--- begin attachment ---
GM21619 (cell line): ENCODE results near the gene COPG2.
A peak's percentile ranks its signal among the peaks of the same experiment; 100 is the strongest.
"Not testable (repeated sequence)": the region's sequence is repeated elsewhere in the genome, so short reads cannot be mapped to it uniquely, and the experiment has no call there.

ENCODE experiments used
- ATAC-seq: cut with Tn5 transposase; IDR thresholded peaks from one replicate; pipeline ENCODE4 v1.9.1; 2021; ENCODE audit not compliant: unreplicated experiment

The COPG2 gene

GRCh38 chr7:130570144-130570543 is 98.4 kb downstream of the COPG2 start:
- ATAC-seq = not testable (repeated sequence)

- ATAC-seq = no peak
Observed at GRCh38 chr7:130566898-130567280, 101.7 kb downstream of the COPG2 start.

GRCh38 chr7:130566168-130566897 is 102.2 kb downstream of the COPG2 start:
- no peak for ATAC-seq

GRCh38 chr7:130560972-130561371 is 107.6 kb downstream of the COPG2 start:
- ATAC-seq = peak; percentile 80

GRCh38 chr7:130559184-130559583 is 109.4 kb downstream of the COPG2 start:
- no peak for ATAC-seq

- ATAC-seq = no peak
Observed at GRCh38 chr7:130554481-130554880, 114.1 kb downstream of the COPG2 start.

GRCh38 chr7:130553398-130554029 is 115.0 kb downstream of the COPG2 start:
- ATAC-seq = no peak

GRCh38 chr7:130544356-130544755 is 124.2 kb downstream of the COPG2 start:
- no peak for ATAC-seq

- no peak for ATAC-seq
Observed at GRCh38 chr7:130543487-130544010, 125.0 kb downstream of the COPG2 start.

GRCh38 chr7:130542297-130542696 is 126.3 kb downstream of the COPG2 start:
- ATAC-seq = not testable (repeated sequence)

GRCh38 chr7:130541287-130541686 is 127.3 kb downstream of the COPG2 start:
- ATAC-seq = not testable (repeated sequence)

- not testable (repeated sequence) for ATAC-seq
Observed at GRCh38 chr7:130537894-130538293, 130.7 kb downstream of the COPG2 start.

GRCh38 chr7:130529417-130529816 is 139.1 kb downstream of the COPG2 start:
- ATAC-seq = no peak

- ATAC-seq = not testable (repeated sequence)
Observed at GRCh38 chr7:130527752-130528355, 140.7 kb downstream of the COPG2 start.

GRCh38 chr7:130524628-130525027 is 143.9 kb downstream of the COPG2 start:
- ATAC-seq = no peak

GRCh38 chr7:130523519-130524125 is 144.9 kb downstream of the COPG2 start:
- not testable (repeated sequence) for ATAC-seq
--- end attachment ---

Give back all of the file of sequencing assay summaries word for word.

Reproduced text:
GM21619 (cell line): ENCODE results near the gene COPG2.
A peak's percentile ranks its signal among the peaks of the same experiment; 100 is the strongest.
"Not testable (repeated sequence)": the region's sequence is repeated elsewhere in the genome, so short reads cannot be mapped to it uniquely, and the experiment has no call there.

ENCODE experiments used
- ATAC-seq: cut with Tn5 transposase; IDR thresholded peaks from one replicate; pipeline ENCODE4 v1.9.1; 2021; ENCODE audit not compliant: unreplicated experiment

The COPG2 gene

GRCh38 chr7:130570144-130570543 is 98.4 kb downstream of the COPG2 start:
- ATAC-seq = not testable (repeated sequence)

- ATAC-seq = no peak
Observed at GRCh38 chr7:130566898-130567280, 101.7 kb downstream of the COPG2 start.

GRCh38 chr7:130566168-130566897 is 102.2 kb downstream of the COPG2 start:
- no peak for ATAC-seq

GRCh38 chr7:130560972-130561371 is 107.6 kb downstream of the COPG2 start:
- ATAC-seq = peak; percentile 80

GRCh38 chr7:130559184-130559583 is 109.4 kb downstream of the COPG2 start:
- no peak for ATAC-seq

- ATAC-seq = no peak
Observed at GRCh38 chr7:130554481-130554880, 114.1 kb downstream of the COPG2 start.

GRCh38 chr7:130553398-130554029 is 115.0 kb downstream of the COPG2 start:
- ATAC-seq = no peak

GRCh38 chr7:130544356-130544755 is 124.2 kb downstream of the COPG2 start:
- no peak for ATAC-seq

- no peak for ATAC-seq
Observed at GRCh38 chr7:130543487-130544010, 125.0 kb downstream of the COPG2 start.

GRCh38 chr7:130542297-130542696 is 126.3 kb downstream of the COPG2 start:
- ATAC-seq = not testable (repeated sequence)

GRCh38 chr7:130541287-130541686 is 127.3 kb downstream of the COPG2 start:
- ATAC-seq = not testable (repeated sequence)

- not testable (repeated sequence) for ATAC-seq
Observed at GRCh38 chr7:130537894-130538293, 130.7 kb downstream of the COPG2 start.

GRCh38 chr7:130529417-130529816 is 139.1 kb downstream of the COPG2 start:
- ATAC-seq = no peak

- ATAC-seq = not testable (repeated sequence)
Observed at GRCh38 chr7:130527752-130528355, 140.7 kb downstream of the COPG2 start.

GRCh38 chr7:130524628-130525027 is 143.9 kb downstream of the COPG2 start:
- ATAC-seq = no peak

GRCh38 chr7:130523519-130524125 is 144.9 kb downstream of the COPG2 start:
- not testable (repeated sequence) for ATAC-seq